In order to keep additional dam failures from occurring, the country must address the continued deterioration of this important national infrastructure. A 2019 report estimates $65 billion will be required to rehabilitate all federal and non-federal dams across the U.S. . Much of these improvements would be funded by taxpayer dollars, necessitating an understanding and consensus between politicians willing to sponsor legislation and a population willing to foot the bill. Dam failure sites highlight the consequences of what can happen if dam deficiencies are not addressed.
In addition, there are more tangible benefits to the public being aware of our Nation’s dam inventory. Historic flooding and dam failure case studies suggest that population-at-risk (PAR) can be more likely to heed warnings if they are aware of the potential risk posed by a flood event or dam failure prior to being asked to evacuate. For example, in 1933 when residents living below Castlewood Canyon Dam in Colorado were told the dam was failing, they reacted immediately because they were well aware of the dangers associated with the dam. Memories of the 1976 Big Thompson Canyon flood likely contributed to fewer fatalities in Colorado during both the Lawn Lake Dam failure  and a more recent major flood event that occurred in that same canyon in 2013 .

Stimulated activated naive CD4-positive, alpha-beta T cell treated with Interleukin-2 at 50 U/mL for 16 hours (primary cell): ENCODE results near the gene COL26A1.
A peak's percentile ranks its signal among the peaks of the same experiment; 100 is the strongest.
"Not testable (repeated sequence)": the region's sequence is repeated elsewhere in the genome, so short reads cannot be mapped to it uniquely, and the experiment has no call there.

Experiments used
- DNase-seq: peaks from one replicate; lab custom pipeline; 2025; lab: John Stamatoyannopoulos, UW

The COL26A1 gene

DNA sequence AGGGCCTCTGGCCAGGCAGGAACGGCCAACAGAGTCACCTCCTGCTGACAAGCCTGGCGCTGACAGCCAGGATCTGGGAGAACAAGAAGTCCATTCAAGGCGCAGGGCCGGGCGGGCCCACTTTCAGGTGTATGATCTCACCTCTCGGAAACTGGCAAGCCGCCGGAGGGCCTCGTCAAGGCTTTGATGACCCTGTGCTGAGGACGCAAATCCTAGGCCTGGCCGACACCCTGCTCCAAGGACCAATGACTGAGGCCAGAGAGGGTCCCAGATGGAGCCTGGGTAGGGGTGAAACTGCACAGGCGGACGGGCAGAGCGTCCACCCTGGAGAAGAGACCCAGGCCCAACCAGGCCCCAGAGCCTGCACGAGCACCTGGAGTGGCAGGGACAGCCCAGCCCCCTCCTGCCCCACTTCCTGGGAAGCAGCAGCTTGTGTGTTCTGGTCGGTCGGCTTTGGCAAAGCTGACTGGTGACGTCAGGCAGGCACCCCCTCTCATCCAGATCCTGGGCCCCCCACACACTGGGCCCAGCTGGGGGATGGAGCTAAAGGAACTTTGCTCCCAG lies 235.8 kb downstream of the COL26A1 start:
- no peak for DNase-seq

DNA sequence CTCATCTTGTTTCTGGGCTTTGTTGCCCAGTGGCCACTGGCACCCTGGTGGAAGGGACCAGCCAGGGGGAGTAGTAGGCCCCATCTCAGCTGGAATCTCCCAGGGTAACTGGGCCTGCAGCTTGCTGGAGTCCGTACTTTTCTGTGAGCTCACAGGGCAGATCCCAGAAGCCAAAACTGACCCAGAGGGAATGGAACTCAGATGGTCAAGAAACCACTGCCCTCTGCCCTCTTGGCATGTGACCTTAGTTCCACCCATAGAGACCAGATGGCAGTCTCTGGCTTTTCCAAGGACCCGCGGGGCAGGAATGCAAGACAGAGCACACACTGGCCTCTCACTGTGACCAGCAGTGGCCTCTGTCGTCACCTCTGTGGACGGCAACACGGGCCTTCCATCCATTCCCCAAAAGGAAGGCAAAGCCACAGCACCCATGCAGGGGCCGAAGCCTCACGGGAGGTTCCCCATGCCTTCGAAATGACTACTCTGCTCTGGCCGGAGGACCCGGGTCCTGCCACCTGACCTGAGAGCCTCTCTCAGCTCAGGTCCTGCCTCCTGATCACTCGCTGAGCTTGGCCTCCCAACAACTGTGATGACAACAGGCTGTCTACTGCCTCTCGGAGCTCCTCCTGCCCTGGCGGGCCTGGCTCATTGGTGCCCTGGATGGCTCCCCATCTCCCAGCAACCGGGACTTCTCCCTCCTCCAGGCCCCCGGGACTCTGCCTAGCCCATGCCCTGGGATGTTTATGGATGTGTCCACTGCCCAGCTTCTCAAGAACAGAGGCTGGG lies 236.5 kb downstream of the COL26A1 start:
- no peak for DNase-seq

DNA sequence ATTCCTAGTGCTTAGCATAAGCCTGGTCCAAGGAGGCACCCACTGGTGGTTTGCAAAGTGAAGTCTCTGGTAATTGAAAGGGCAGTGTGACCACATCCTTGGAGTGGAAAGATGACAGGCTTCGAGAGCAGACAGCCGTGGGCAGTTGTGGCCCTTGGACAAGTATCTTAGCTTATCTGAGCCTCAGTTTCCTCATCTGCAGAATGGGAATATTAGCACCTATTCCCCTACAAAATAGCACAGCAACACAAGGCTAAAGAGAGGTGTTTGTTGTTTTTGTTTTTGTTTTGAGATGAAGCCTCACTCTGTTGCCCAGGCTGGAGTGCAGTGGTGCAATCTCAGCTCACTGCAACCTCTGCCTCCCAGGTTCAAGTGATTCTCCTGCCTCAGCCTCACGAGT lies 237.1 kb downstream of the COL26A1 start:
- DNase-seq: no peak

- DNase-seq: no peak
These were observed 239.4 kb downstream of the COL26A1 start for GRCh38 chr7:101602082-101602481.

Educates dam safety professionals. Failed dam sites offer unique and interactive educational tours for career dam safety professionals, engineering students, and potential or current STEM (science, technology, engineering, and mathematics) majors. Henry Petroski, acclaimed engineer and historian, writes that the concept of failure is central to understanding engineering, specifically because “engineering design has as its first and foremost objective the obviation of failure”, and that incidents and failures are “unplanned experiments that can teach on how to make the next design better.” These lessons, he suggests, should be a permanent part of the engineering curriculum .